What I'm Reading Now: 12 August 13

This last week has been a bit hectic, with pet projects littering my personal landscape. So, just the one book this week...

Daughter of Time-- Josephine Tey

Inspector Allen Grant is stuck in bed after an injury sustained in the line of duty, and he is beyond bored. A good friend who knows his interest in faces brings him an assortment of portraits, each of a player (villain or victim) in a historical unsolved murder. Grant's attention is captured by a face he would never have suspected of belonging to a murderer: that of Richard III, famously hunchbacked murderer of two of his nephews.  With the help of a young American, Grant undertakes to find out if Richard was indeed the killer, and the final fate of the two boys. It was a fascinating read, even after having read it a few times previously; there's no life-threatening situation here, but Tey makes you care about the long-ago murders, as well as the need to let the truth be known in face of historical inaccuracies. Recommended-- and once you've finished Daughter of Time, I recommend putting Brat Farrar, The Franchise Affair, Miss Pym Disposes, and The man in the queue  on your reading list.

What I'm Reading Now: 12 August 06

Dead run-- P.J. Tracy
Beautiful sacrifice-- Elizabeth Lowell
Let the devil sleep-- John Verdon

Two weeks ago on Wednesday, I ended up having some time to spend in the Millenium Library in Winnipeg. I will save the rant about the botch they made when they updated Centennial to Millenium, as I find I hate it infinitesimally less every time I visit there. However, with said time on my hands, I browsed the mystery section, taking notes of interesting names and authors whose latest book I needed to request. Then I found PJ Tracy. I'd read two of hers before (Monkeewrench and Live Bait), and here were some more. I abandoned all browsing and began reading Dead Run immediately. Sadly, I only read about four chapters before I ran out of time, and I didn't get my hands on another copy for over a week. Once I did, though, I read like the hounds of Baskerville were on my heels... Monkeewrench is an odd group of software developers-turned-amateur-crime-fighters. They all have murky pasts that are going to stay past. Grace and Annie, two of the crew, plus their friend Sharon, are headed to Green Bay to consult with the local PD, when they vanish. All enquiries, official and unoffical, go nowhere. Meanwhile, three bodies cut apart by machine-gun fire are pulled out of a quarry, and reservists are blocking access to the entire county where Grace, Annie, and Sharon were last seen. Co-incidence? What do you think? PJ Tracy is an excellent thriller/mystery writer, and her characters are fascinating. I would recommend starting with Monkeewrench and reading your way through the series. (I myself have already ordered the next on the list, doing so roughly five minutes after finishing Dead Run.)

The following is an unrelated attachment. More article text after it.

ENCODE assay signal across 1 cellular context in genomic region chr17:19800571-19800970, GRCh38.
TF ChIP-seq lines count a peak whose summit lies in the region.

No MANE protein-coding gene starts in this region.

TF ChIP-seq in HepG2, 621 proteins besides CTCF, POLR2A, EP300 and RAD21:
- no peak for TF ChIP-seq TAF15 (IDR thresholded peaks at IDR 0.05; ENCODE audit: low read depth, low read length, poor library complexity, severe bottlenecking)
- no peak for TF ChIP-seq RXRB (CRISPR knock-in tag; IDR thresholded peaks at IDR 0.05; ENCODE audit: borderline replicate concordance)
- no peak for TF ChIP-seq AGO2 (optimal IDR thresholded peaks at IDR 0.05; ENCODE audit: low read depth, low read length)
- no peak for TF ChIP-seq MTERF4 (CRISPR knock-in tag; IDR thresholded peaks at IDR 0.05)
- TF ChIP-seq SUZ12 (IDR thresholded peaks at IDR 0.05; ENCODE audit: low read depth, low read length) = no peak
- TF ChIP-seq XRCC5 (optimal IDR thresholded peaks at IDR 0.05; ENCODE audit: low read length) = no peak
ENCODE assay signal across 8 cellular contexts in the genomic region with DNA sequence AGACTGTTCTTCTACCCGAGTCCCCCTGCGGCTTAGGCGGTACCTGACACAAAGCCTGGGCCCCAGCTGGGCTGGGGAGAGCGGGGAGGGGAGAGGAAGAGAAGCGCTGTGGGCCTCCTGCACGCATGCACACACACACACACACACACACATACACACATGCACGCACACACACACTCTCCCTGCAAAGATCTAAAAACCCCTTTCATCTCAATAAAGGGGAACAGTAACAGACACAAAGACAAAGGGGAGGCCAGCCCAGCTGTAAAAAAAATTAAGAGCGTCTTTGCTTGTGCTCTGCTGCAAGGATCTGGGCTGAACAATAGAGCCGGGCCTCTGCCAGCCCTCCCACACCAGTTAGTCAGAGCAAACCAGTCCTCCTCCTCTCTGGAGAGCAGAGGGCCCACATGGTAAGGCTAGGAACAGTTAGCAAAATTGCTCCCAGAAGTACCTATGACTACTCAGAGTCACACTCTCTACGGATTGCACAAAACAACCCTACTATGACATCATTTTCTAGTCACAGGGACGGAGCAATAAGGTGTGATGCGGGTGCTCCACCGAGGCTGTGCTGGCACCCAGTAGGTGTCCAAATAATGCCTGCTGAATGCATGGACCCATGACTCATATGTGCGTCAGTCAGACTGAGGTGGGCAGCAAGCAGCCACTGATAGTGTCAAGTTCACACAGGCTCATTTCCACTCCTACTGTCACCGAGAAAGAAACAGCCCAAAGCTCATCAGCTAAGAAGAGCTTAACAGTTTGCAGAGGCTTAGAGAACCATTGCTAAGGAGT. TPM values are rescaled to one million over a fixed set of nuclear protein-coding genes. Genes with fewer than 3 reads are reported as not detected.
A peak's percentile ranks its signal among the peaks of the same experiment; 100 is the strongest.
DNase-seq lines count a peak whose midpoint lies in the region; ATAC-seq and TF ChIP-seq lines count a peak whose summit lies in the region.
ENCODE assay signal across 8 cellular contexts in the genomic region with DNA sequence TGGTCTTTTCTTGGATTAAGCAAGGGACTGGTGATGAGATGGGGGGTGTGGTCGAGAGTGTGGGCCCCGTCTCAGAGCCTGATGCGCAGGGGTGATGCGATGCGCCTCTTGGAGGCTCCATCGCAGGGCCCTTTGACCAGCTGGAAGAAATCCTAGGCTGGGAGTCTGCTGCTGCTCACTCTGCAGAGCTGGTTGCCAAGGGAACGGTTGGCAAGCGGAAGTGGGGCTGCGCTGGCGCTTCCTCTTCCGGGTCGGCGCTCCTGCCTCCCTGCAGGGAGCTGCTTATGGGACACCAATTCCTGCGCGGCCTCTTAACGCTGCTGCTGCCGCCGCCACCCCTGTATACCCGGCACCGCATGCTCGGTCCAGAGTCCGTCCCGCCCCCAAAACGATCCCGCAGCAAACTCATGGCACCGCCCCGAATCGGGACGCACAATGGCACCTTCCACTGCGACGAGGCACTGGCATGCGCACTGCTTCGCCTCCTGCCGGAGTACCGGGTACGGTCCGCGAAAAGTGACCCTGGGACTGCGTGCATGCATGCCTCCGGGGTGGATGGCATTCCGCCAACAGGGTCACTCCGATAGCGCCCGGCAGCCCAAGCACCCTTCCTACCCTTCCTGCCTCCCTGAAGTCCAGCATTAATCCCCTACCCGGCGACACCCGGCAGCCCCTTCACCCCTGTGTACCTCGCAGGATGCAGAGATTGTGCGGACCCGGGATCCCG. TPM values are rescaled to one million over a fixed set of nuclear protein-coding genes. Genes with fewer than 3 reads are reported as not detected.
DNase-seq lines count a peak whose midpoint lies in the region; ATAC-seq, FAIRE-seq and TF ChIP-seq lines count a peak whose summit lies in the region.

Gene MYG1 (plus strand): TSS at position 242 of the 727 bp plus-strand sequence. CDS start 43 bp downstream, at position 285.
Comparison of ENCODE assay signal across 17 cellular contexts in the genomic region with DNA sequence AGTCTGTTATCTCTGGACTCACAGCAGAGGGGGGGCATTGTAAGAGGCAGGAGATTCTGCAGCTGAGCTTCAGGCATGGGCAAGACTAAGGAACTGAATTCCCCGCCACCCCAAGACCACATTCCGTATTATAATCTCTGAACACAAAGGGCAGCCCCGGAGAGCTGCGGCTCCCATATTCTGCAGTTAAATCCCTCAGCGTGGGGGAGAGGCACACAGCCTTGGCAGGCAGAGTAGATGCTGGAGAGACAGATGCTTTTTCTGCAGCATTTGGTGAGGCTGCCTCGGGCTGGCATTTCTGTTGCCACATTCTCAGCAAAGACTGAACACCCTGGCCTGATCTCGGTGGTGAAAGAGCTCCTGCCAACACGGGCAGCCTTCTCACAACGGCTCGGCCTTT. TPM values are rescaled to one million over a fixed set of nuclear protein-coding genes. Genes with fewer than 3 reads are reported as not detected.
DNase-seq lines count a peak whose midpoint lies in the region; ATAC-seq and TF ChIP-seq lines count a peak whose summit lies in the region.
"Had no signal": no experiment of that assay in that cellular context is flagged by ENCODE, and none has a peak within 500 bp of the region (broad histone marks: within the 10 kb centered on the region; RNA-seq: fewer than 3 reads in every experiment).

If you believe the story about the Maya calendar predicting the end of the world in 2012, you have something in common with a lot of Lina Taylor's students. In Beautiful Sacrifice, Lina is an archaelogist with a specialty in Maya artifacts, and more than a little Maya blood in her veins. She's beginning to get tired of end-of-the-world queries in her college lectures, and the question Hunter Johnson brings to her office one day is both fascinating and deadly: what do these pictured Maya artifacts have to do with the death of several men? Lina and Hunter join forces to find the artifacts, and Lina's structured world shatters into chaos. 2012 may just be the end of the world... for her. I enjoyed the story, although it took me a while to get into it. Lowell does a good job of a relatively nuanced picture of the world of archaeologists and collectors, as well as the relationship between the rich landowners and the poor peons (a topic about which I, admittedly, don't know very much). Warning: the pages drip with sexual tension, which I found a little annoying after a while, and there are a couple of extensive sex scenes.

Dave Guerney is trying to recover from being shot, and failing. He's in pain, depressed, hostile, and over-reacting. An old acquaintance asks him to act as a consultant for her daughter Kim, who is doing a story on "the Orphans of Murder," life for the family of murder victims. In Let the Devil Sleep, Dave reluctantly agrees to a single day's consulting for Kim, which leads to another and another as he gets entangled in both  Kim's project and Kim's ex-boyfriend/current stalker. The more he looks at the case, the more he believes the official story is wrong, and the more certain he is that someone wants to be very sure that the official story is never questioned... no matter who else dies, especially Dave. Verdon is in great form in Let the Devil Sleep. Dave is thoroughly believable as an ex-cop trying to find out who can be trusted, and if he can trust himself, and the final confrontation has an explosive ending. My only quibble is that I came to the same conclusion Dave came to, but a good hundred pages before he or anyone else did. I'll grant you that I read a lot of mysteries, but I would have thought that if you were to reject the possibility that victim selection was random (or based on a single factor), you wouldn't just go around saying "coincidence" a lot. (Not exactly the case here, but I don't want to give anything away.) Still, Let the devil sleep gets a strong recommendation from me.